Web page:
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Memory Care

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Memory Care in Georgia

As America’s senior population grows, we shouldn’t be surprised to learn that the number of older adults with dementia is also increasing. In fact, according to the Alzheimer’s Association, 10% of those 65 or older suffer from Alzheimer’s. That’s 5.8 million people in 2020, a number predicted to grow to 13.8 million by 2050. In Georgia, there were 130,000 diagnosed Alzheimer’s patients in 2014, with that number expected to increase by 46.2% by 2025.

Clearly, the need for long-term housing that can provide assisted living and/or memory care is significant, and rising.

We’re all “forgetful” at times. We can’t find our keys. Or remember a certain word. Or recall someone’s name. That’s all perfectly normal. But dementia is not normal, it’s a disease – several somewhat different diseases, actually. Alzheimer’s is the best-known and most common, but there are other types of dementia. The one thing they have in common is that they erode memory and cognitive ability.

Dementia is a heart-breaking diagnosis that can be as worrisome and discomfiting for families as it is for patients themselves. No one wants to see an aging loved one’s health deteriorate, but to see them losing their mental acuity feels so much harder. We can’t see the problem, but we can surely see the results. We feel helpless.

Mattie Marshall craftNot Your Grandpa’s Nursing Home

Memory care has come such a long way! In the past, the only options were at-home care or, eventually, moving Grandpa to a stark, sterile nursing home where he could at least get medical care while his mind continued to fade away. Today, thanks to intense study, medical scientists and psychologists are now able to clearly identify key symptoms of dementia, along with triggers that exacerbate these symptoms and approaches to care that can help avoid those triggers.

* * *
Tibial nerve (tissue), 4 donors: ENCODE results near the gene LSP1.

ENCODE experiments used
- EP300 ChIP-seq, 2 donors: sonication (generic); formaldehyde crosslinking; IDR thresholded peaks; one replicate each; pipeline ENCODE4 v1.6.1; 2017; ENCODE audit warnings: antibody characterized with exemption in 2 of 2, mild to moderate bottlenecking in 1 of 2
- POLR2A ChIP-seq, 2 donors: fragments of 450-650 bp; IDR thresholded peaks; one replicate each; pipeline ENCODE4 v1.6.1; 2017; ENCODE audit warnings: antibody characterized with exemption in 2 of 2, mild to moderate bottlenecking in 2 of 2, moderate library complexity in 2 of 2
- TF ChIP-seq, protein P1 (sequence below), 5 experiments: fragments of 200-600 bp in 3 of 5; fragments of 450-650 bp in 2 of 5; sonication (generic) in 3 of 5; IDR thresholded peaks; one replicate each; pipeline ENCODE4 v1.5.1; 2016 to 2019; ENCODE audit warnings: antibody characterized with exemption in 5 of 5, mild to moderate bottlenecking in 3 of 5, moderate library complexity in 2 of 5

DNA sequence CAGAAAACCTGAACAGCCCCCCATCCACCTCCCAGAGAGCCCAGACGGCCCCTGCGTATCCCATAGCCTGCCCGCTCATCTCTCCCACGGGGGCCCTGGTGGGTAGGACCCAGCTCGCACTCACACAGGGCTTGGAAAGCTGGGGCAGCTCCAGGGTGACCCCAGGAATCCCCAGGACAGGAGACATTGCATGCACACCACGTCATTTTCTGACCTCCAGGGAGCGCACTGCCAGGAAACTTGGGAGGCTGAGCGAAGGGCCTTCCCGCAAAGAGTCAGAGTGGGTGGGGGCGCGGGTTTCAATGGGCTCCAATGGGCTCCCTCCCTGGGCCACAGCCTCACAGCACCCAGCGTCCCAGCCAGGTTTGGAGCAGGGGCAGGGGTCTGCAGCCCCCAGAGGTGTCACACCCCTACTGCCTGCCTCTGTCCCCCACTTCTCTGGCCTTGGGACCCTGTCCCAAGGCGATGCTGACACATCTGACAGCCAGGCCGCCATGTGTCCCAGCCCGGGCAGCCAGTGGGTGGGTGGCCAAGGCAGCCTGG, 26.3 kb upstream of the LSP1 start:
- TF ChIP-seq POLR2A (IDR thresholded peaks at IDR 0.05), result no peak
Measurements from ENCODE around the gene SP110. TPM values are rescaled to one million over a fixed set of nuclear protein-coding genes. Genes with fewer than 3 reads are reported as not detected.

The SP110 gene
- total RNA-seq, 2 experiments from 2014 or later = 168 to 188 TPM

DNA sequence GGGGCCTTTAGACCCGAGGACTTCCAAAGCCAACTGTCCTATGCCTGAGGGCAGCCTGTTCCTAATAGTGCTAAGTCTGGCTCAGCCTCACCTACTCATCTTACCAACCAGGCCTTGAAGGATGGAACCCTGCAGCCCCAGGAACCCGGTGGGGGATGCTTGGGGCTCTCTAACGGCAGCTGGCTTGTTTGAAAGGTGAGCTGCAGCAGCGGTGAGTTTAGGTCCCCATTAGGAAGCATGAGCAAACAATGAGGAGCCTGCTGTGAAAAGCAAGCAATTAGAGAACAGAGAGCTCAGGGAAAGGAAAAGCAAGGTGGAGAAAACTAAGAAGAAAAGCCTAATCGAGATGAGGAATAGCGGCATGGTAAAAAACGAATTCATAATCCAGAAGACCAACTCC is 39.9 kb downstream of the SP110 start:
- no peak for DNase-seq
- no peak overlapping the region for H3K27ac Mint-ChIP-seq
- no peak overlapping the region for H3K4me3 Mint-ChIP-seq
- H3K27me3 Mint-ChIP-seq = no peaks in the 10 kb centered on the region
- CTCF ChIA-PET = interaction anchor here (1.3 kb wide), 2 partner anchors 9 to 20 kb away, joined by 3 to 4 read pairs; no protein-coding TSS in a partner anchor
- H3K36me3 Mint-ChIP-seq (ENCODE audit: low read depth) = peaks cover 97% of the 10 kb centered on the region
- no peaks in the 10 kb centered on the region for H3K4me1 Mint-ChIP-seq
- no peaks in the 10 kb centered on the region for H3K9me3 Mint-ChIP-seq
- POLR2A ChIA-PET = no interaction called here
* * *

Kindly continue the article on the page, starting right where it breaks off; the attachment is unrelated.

Modern memory care is proactive, with specially-designed surroundings and personalized care programming that aims to enhance each resident’s quality of life based on their specific mental and physical health needs. Most memory care units are associated with assisted living or skilled nursing communities, but there are also stand-alone memory care facilities. All are governed by state regulations, and the range and quality of care varies from one facility to another.

The State of Georgia defines “memory care unit” as “the specialized unit of an assisted living community or personal care home that either presents itself as providing memory care services or provides personal services in secured surroundings to persons with diagnoses of probable Alzheimer’s disease or other dementia.”

Memory care units provide the same types of personal help assisted living residents receive, but meals are always included and units are built to help residents remain safe (a large percentage of dementia patients tend to wander) and feel calm. Staff includes nurses and aides who are specifically trained to understand and work with dementia patients.

Magnolia Manor is a non-profit, faith-based organization that provides all types of senior living and care to residents of all faiths. Each of our nine campuses throughout South Georgia is distinctively different in setting and range of services offered; yet all reflect our dedication to delivering personalized, quality care in a family-like atmosphere. We offer memory care at three of our communities -- Americus, Buena Vista, and Columbus. One way not to feel helpless is to learn as much as you can about memory care options. That way, you can plan ahead and feel more confident about making the right choices for your beloved senior. In this guide, we’ll help you do that. We’ll explore what modern memory care is all about, what it’s like to live in a memory-focused setting, what it costs, and how to choose a community that will bring positives into your Mom or Dad’s daily living experience.3-memory-Care-campus-HOR3

00888-Levels-of-Care-on-each-CampusUnderstanding your options will bring you some peace during this difficult time for your family. That peace of mind will help you be a better caregiver now, and it will comfort you later on when the time comes for your loved one to move to a professional memory care community. Because we live by our faith here at Magnolia Manor, we have faith that you will make the right, most loving decision. But we also know you’ll have lots of questions. We are always available to talk.